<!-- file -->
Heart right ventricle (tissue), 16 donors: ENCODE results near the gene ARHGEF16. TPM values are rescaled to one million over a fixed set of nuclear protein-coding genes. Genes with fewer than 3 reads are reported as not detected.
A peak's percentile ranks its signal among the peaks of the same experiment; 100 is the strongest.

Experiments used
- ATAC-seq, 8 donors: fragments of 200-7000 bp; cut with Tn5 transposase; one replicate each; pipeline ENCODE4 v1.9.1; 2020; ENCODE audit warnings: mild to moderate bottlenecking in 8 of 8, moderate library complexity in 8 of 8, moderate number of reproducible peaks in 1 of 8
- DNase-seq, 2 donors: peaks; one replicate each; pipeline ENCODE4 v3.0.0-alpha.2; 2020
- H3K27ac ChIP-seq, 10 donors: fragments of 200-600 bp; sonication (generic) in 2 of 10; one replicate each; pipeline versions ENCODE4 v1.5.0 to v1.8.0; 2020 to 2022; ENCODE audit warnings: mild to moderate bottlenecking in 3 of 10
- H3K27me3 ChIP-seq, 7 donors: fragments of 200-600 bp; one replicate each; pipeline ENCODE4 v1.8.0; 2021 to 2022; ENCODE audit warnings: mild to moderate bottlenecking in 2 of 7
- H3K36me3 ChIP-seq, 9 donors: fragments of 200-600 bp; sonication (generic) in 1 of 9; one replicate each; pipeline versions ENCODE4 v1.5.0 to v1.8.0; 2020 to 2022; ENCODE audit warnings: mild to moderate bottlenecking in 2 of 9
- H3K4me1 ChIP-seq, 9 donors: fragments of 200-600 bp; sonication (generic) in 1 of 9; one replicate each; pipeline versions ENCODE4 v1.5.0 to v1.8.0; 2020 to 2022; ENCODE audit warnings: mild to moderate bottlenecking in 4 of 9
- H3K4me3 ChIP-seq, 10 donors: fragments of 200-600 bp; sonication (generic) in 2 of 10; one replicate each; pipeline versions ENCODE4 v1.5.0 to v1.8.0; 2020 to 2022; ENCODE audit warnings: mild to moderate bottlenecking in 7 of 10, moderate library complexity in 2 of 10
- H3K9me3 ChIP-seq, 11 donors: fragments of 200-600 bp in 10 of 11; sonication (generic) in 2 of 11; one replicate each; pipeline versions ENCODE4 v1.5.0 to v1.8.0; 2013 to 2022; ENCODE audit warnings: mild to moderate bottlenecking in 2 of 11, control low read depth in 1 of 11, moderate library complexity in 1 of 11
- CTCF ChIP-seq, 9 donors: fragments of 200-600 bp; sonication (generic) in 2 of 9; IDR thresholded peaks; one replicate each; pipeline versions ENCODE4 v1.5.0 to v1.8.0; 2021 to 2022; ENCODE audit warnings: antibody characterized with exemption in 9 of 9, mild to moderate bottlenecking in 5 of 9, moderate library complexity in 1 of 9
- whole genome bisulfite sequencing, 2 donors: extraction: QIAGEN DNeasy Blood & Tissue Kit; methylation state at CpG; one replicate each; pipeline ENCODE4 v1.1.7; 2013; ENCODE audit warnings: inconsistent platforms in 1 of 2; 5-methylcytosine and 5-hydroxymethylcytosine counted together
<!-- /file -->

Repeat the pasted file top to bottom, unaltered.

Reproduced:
Heart right ventricle (tissue), 16 donors: ENCODE results near the gene ARHGEF16. TPM values are rescaled to one million over a fixed set of nuclear protein-coding genes. Genes with fewer than 3 reads are reported as not detected.
A peak's percentile ranks its signal among the peaks of the same experiment; 100 is the strongest.

Experiments used
- ATAC-seq, 8 donors: fragments of 200-7000 bp; cut with Tn5 transposase; one replicate each; pipeline ENCODE4 v1.9.1; 2020; ENCODE audit warnings: mild to moderate bottlenecking in 8 of 8, moderate library complexity in 8 of 8, moderate number of reproducible peaks in 1 of 8
- DNase-seq, 2 donors: peaks; one replicate each; pipeline ENCODE4 v3.0.0-alpha.2; 2020
- H3K27ac ChIP-seq, 10 donors: fragments of 200-600 bp; sonication (generic) in 2 of 10; one replicate each; pipeline versions ENCODE4 v1.5.0 to v1.8.0; 2020 to 2022; ENCODE audit warnings: mild to moderate bottlenecking in 3 of 10
- H3K27me3 ChIP-seq, 7 donors: fragments of 200-600 bp; one replicate each; pipeline ENCODE4 v1.8.0; 2021 to 2022; ENCODE audit warnings: mild to moderate bottlenecking in 2 of 7
- H3K36me3 ChIP-seq, 9 donors: fragments of 200-600 bp; sonication (generic) in 1 of 9; one replicate each; pipeline versions ENCODE4 v1.5.0 to v1.8.0; 2020 to 2022; ENCODE audit warnings: mild to moderate bottlenecking in 2 of 9
- H3K4me1 ChIP-seq, 9 donors: fragments of 200-600 bp; sonication (generic) in 1 of 9; one replicate each; pipeline versions ENCODE4 v1.5.0 to v1.8.0; 2020 to 2022; ENCODE audit warnings: mild to moderate bottlenecking in 4 of 9
- H3K4me3 ChIP-seq, 10 donors: fragments of 200-600 bp; sonication (generic) in 2 of 10; one replicate each; pipeline versions ENCODE4 v1.5.0 to v1.8.0; 2020 to 2022; ENCODE audit warnings: mild to moderate bottlenecking in 7 of 10, moderate library complexity in 2 of 10
- H3K9me3 ChIP-seq, 11 donors: fragments of 200-600 bp in 10 of 11; sonication (generic) in 2 of 11; one replicate each; pipeline versions ENCODE4 v1.5.0 to v1.8.0; 2013 to 2022; ENCODE audit warnings: mild to moderate bottlenecking in 2 of 11, control low read depth in 1 of 11, moderate library complexity in 1 of 11
- CTCF ChIP-seq, 9 donors: fragments of 200-600 bp; sonication (generic) in 2 of 9; IDR thresholded peaks; one replicate each; pipeline versions ENCODE4 v1.5.0 to v1.8.0; 2021 to 2022; ENCODE audit warnings: antibody characterized with exemption in 9 of 9, mild to moderate bottlenecking in 5 of 9, moderate library complexity in 1 of 9
- whole genome bisulfite sequencing, 2 donors: extraction: QIAGEN DNeasy Blood & Tissue Kit; methylation state at CpG; one replicate each; pipeline ENCODE4 v1.1.7; 2013; ENCODE audit warnings: inconsistent platforms in 1 of 2; 5-methylcytosine and 5-hydroxymethylcytosine counted together